U.S. Intelligence Deserves the Distrust It Is Generating


by John A. Gentry, American Thinker:

On May 16, Foreign Policy magazine published an article by three experienced intelligence officers, including one who has chronically politicized U.S. intelligence, who argued that the U.S. intelligence community (IC) is getting a bad rap at a critical point in history for unfortunate, unjustified reasons. Only the first part of the assertion is correct. Far more accurate would have been a judgment that the declining respect for the IC reflected in polls is a direct result of the recent partisan political activism and dishonesty of ostensibly respectable senior former intelligence officers and many inaccurate “leaks” by current intelligence officers, mainly against candidate and then President Donald Trump.

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This activism is new. For many decades the organizational culture at the CIA, most importantly given its role of supporting presidents, was that intelligence officers inform all presidents as best they can in apolitical ways, whatever the receptivity of presidents to intelligence or the accuracy of their complaints about intelligence. People believed politicization of any sort — from the political Right or Left — damages the usefulness of intelligence and agency interests. Insightful intelligence officers such as the CIA’s Martin Petersen knew that intelligence had to perform well constantly to maintain presidential confidence and that errors in judgment and lapses in integrity had severely negative, long-term consequences. There was no need for an intelligence norm equivalent to the military’s normative prohibition on political activism by former generals and admirals because intelligence officers rarely were politically active. There had never been a General Douglas MacArthur-like challenge to presidential authority.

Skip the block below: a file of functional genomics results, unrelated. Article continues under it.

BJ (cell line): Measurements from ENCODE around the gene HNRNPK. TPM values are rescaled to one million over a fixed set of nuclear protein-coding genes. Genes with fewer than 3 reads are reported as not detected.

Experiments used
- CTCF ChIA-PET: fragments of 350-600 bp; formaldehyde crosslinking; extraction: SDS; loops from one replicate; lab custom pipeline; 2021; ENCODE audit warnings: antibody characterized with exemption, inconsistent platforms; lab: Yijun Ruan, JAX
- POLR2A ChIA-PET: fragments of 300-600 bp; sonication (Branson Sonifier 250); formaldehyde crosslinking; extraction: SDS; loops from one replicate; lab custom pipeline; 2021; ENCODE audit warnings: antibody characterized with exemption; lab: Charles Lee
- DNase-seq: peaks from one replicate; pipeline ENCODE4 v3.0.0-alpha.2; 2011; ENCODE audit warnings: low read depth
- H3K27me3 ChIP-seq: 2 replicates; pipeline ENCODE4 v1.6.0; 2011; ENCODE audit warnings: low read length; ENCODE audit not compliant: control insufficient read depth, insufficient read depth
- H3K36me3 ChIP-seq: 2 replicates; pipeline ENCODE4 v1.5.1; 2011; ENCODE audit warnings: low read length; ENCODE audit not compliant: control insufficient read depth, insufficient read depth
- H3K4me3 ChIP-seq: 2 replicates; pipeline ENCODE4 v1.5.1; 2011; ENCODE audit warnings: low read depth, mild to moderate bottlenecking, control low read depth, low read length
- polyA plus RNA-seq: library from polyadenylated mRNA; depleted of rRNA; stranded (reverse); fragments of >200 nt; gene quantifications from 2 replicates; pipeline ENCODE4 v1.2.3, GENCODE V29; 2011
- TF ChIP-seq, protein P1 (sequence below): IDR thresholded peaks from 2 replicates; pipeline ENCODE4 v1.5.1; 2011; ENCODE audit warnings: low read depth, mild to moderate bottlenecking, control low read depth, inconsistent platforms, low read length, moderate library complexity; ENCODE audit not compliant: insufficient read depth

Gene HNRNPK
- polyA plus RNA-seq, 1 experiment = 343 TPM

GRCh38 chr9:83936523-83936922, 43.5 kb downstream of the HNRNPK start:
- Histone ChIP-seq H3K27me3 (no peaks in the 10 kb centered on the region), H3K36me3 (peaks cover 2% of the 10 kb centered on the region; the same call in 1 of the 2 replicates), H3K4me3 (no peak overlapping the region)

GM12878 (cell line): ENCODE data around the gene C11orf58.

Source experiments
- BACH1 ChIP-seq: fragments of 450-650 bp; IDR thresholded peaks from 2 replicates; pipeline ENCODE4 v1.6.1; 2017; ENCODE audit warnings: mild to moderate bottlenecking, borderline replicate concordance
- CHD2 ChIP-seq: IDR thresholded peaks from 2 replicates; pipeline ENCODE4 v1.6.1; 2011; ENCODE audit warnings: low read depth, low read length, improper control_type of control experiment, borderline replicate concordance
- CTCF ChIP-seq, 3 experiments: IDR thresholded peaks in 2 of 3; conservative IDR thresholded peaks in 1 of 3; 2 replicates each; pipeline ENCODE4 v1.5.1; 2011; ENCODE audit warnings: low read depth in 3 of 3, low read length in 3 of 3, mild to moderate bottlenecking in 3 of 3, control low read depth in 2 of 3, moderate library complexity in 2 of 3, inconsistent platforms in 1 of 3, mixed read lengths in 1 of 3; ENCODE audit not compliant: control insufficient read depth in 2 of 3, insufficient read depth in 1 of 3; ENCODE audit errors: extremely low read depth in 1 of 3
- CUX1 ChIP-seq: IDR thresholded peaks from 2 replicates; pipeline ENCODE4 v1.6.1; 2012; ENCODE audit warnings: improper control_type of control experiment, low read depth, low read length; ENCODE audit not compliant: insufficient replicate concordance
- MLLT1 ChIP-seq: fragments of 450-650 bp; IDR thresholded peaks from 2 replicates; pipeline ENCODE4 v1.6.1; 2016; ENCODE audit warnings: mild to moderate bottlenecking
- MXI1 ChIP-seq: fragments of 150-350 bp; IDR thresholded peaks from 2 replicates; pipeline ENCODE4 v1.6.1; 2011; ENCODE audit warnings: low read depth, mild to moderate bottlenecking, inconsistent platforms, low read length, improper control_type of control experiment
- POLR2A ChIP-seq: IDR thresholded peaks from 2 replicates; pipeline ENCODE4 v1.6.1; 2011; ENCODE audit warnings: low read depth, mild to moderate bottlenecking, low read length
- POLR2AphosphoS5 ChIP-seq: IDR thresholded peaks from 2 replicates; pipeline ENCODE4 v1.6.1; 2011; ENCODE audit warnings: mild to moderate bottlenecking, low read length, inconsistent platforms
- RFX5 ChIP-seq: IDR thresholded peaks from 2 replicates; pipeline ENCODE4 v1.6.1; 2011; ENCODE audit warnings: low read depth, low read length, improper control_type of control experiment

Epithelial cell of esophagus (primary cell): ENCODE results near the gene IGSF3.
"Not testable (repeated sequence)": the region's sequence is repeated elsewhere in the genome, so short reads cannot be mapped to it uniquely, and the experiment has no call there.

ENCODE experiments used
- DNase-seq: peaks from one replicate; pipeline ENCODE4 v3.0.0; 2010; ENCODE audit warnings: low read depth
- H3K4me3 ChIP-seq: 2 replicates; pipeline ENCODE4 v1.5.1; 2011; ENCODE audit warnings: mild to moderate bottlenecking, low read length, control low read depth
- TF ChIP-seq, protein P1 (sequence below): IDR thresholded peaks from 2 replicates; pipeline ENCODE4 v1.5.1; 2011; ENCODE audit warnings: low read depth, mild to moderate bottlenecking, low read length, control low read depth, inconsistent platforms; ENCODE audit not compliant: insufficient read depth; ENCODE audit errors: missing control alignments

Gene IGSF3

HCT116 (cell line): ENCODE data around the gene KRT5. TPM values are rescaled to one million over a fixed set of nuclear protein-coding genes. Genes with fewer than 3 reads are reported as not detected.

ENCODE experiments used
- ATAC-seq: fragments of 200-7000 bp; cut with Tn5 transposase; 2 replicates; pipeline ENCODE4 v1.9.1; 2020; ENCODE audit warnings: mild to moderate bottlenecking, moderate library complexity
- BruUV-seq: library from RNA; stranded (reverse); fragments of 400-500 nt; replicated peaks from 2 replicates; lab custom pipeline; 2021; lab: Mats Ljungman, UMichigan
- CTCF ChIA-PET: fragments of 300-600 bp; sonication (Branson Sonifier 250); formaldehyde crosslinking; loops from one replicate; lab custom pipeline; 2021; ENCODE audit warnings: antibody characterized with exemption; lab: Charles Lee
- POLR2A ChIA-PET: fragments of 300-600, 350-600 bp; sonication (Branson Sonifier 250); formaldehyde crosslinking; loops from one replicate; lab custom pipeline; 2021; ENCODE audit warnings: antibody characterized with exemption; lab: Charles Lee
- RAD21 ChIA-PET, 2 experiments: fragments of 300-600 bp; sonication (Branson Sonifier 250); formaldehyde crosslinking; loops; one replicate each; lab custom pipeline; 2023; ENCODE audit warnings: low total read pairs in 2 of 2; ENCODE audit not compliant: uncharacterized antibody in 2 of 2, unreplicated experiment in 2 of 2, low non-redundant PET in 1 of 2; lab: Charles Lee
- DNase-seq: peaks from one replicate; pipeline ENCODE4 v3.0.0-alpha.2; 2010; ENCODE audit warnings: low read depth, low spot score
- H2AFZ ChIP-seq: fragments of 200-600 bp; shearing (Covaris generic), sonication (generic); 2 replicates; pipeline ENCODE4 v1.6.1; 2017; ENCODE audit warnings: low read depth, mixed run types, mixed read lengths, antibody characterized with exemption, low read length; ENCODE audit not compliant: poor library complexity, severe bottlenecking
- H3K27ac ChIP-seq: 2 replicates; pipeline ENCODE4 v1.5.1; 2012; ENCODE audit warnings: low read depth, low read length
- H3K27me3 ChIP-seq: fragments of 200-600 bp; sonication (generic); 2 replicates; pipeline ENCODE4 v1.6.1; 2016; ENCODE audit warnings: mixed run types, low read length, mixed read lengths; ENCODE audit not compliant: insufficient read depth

But President Obama sought to change the demographics and the political complexion of the federal work force, and intelligence leaders such as CIA director John Brennan (2013-2017) made clear that they intended to change the organizational cultures of agencies in politically significant ways. They succeeded brilliantly, with overt activism in defense of Obama/Brennan changes beginning in 2016, when Trump emerged as a potential threat to the “progress” that Obama’s policies allegedly had achieved.

This radical change became glaringly obvious when former CIA deputy director Michael Morell invoked his CIA credentials in a New York Times op-ed to rationalize endorsing Hillary Clinton for president while harshly criticizing Trump. Morell then became one of the “talking heads,” along with Brennan, former director of national intelligence James Clapper, former CIA director Michael Hayden, and several dozen less-senior people whom the mainstream liberal press promoted as legitimate observers of everything relevant to their anti-Trump campaign. In 2018, senior CIA officer Peter Usowski noted that partisan activism by former CIA officers, whose last titles always precede their names in public discourse, was likely to be seen widely as activism by the agency proper. Usowski’s insightful observation was ignored.

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